The linear relationship between religion, state and society has, therefore, been disturbed; religious citizens have discovered the will and the way to reshape themselves in the new global macrocosm (Yang 1988: 157). While religion challenges or resists the homogenizing trends of globalization, it is also a globalizing force acting at the local, transnational and global levels (Ihlamur-Oner 2013: 92). Although religions (especially non-Christian religions) were once deemed “backward” by the modernizing regimes, they are now making obsolete the conventional divisions associated with ideological constructs (Dirlik 2002: 18). That is, they can constitute distinct but equally authentic regimes for the government of conduct (Marshall 2009: 32).

As such, the term resurgence or revival for describing the phenomenon of the post-Westphalian era could be misleading. As Marshall argues, the proponents of neoliberal resistance discourse see religious and spiritual practices merely as local interpretations or resistance to destabilizing global forces (2009: 29). But if we invoke situations of material crisis in order to explain the rise of religion, “then we tacitly see these movements in terms of their functionality: as modes of accumulation, socialization, or political combat, or as languages that translate the real and help to understand it” (18). As a result, we have to consider religion as performing a second-order process of adjustment (29). Thus, to reduce regimes of religious practices, to give an exhaustive explanation of them in functional or materialist terms may thus be seen as a “battle strategy” (33).

More importantly, in most cases, it is not a question of old religions becoming refreshed and relevant again, but of new actors taking advantages of late-modern modes of communications, association and self-identification to make something new (Yang 1988: 157). Thus, the discourse of the revival of traditional culture (including religion) in China in large part is the fact that political elites came closest to breaking with the Westphalian model (150). It is neither a simple resurgence nor a revival; it is a combination of a number of late-modern historic-cultural reimagination and reorganizations (157). The renewed Confucianism in this discursive field shows both conservative resistance to Western modernity and creative engagement with modern institutions (Young 1984: 57). More importantly, as we will discuss in the section titled “The Discourse of the China Model,” the Chinese case simultaneously demonstrates premodern, modern and late-modern characteristics, and the Chinese individual must deal with all of these characteristics simultaneously (Yan 2010: 510).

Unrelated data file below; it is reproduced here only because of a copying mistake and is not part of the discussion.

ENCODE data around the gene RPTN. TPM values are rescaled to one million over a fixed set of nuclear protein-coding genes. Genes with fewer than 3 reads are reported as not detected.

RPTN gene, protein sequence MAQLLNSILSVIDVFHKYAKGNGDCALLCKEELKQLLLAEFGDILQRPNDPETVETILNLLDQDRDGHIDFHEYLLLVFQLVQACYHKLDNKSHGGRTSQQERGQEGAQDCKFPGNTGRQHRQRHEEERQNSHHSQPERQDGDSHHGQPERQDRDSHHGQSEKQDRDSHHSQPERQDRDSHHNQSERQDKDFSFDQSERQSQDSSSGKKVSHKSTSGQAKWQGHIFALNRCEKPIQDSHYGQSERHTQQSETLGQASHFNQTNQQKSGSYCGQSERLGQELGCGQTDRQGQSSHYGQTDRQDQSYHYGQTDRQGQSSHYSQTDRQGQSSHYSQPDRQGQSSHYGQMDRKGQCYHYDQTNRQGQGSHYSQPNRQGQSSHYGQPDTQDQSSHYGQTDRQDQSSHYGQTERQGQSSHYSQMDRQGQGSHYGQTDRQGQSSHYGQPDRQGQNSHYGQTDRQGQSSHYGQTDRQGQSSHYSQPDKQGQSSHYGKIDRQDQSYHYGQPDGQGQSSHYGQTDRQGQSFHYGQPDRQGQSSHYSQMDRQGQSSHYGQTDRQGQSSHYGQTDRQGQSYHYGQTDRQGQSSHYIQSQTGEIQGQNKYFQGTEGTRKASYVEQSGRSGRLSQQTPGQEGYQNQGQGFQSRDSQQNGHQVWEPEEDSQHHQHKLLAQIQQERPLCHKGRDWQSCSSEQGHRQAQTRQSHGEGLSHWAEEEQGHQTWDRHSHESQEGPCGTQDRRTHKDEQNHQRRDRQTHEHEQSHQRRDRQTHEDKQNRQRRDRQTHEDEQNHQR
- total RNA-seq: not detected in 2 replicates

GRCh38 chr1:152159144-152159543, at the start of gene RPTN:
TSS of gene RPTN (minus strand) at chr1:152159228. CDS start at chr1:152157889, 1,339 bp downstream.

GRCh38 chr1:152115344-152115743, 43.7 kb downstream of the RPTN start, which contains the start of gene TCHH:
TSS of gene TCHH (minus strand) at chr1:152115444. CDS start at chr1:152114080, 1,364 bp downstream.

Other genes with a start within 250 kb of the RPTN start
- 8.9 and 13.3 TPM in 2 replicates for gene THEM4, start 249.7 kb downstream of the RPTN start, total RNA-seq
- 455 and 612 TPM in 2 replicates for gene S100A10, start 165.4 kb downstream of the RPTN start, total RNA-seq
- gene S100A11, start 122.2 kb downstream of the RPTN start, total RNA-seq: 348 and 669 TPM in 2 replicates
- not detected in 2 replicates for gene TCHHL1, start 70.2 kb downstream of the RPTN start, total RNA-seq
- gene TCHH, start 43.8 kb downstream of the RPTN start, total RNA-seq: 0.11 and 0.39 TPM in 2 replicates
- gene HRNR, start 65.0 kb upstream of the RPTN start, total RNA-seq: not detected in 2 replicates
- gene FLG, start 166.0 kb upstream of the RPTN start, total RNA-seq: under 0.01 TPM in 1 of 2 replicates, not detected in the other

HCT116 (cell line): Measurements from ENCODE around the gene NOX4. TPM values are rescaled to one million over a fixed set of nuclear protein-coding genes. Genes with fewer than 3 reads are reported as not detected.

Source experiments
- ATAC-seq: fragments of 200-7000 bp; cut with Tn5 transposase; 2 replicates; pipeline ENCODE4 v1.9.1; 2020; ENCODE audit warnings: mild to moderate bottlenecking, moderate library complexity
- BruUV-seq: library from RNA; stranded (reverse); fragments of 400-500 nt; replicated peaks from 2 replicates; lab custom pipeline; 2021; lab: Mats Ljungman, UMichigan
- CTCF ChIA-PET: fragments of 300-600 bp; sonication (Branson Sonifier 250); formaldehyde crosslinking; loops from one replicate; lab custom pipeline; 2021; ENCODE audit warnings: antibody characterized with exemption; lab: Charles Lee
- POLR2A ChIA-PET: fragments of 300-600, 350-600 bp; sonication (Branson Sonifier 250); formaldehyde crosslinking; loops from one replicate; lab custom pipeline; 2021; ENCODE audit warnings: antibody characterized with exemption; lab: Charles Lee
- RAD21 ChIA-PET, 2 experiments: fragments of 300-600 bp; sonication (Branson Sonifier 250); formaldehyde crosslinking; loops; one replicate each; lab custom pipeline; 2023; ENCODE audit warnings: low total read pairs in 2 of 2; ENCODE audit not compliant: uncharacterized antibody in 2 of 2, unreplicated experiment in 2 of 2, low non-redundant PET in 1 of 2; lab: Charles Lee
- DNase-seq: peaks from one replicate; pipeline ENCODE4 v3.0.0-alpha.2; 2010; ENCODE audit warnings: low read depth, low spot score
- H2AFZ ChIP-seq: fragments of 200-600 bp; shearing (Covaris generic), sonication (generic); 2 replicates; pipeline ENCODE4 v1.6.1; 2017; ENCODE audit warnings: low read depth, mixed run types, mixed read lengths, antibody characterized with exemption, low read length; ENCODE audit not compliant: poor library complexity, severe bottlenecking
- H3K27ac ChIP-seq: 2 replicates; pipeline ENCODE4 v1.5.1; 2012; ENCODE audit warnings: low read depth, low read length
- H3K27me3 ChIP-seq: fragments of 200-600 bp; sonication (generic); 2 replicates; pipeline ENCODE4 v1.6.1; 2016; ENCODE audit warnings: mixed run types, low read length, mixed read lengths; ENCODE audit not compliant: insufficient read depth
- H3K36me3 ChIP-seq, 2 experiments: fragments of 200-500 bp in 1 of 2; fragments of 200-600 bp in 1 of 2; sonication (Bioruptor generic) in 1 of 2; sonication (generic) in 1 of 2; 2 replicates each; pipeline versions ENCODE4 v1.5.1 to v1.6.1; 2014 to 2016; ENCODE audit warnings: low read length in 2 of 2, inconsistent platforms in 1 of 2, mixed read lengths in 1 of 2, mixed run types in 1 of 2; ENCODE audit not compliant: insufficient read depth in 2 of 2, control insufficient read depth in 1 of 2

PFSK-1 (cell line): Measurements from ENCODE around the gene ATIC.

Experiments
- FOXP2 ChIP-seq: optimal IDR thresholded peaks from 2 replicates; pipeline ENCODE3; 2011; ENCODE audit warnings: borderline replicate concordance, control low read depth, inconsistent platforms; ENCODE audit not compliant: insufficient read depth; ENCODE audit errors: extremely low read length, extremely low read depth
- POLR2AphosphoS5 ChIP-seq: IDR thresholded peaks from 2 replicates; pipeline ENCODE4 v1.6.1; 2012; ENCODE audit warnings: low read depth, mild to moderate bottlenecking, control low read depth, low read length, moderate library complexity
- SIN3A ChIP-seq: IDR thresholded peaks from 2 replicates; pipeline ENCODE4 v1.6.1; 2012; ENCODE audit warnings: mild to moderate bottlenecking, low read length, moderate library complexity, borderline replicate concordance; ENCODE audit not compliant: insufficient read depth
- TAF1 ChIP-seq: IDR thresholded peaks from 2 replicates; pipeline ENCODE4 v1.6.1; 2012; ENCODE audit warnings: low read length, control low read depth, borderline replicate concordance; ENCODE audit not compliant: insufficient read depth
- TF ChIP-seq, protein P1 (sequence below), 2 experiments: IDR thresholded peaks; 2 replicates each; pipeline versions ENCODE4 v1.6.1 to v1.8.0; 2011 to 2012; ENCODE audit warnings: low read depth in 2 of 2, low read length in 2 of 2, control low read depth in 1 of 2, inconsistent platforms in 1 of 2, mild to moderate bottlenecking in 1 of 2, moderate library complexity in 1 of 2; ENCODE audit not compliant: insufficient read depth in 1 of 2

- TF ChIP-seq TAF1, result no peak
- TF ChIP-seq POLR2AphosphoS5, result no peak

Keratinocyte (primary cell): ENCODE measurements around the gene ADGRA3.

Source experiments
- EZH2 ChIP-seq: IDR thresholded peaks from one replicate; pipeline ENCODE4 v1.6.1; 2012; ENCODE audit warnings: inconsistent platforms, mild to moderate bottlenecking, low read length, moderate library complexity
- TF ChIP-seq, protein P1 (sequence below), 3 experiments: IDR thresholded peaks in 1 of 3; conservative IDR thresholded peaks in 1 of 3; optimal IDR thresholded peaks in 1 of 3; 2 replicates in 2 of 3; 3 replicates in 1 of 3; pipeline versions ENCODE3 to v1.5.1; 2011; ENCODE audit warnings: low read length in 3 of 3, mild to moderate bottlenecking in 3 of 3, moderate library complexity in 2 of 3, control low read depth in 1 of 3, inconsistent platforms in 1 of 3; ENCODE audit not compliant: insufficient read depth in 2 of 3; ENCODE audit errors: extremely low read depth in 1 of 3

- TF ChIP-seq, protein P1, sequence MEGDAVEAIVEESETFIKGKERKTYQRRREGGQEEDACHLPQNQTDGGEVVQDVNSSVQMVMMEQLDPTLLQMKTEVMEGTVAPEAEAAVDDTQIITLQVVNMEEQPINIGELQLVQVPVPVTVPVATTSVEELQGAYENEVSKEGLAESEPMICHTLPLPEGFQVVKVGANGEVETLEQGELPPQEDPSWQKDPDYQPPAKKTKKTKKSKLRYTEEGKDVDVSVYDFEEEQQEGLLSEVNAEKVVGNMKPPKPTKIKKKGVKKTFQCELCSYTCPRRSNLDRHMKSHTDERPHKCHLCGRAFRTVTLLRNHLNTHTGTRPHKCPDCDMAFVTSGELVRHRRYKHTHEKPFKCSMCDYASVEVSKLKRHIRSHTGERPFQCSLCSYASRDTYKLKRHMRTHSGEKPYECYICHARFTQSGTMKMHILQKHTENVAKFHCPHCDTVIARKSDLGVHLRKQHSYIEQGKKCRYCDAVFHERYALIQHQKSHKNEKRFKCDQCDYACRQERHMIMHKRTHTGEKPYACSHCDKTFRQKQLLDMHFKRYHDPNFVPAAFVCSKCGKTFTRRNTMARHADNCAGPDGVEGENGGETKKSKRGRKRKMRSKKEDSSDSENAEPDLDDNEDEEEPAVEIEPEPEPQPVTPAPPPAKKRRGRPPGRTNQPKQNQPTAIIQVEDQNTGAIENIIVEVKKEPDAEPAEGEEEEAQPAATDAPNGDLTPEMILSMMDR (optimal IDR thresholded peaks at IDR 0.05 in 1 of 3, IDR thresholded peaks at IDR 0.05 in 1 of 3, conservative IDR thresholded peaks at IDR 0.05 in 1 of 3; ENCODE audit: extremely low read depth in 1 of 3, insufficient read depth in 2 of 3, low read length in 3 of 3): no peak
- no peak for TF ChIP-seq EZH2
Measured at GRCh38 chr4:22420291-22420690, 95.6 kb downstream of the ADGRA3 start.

Thus, as Dirlik argues, we need to revise the modernization discourse in order to embrace a new global situation and reconceptualize the contemporary politics of modernity (2002: 18). More importantly, as will be illustrated below, the opposition between secular and religious knowledge produces a new regime of knowledge that is not reducible to any one of them but is constituted by both of them. Thus, it may be more fruitful to see the revival of religion as the creation of a play of differences that was the outcome of various encounters and struggles (Marshall 2009: 37-38). Viewed in this way, religion, like globalization, is not a thing but a discourse, manifesting and disappearing according to its usefulness to the sociopolitical context (Huang 1995: 54). Religion in this era defines itself more in terms of what it is not than in terms of what it is through the prefix “post-secular.”

Therefore, in “the world today,” arguments asserting that religions are in decline by using paradigms such as secularization, privatization or rational choice are an exaggeration (Young 1984: 73). As Naletova argues, modernization has not inevitably led to secularization; private spirituality has not been disconnected from religion, which continues to serve public needs as competent institutions, both spiritually, morally and socially; and the majority of believers do not critically choose religious ideas but simply accept traditional religions unquestionably (cited in Young 1984: 74-75).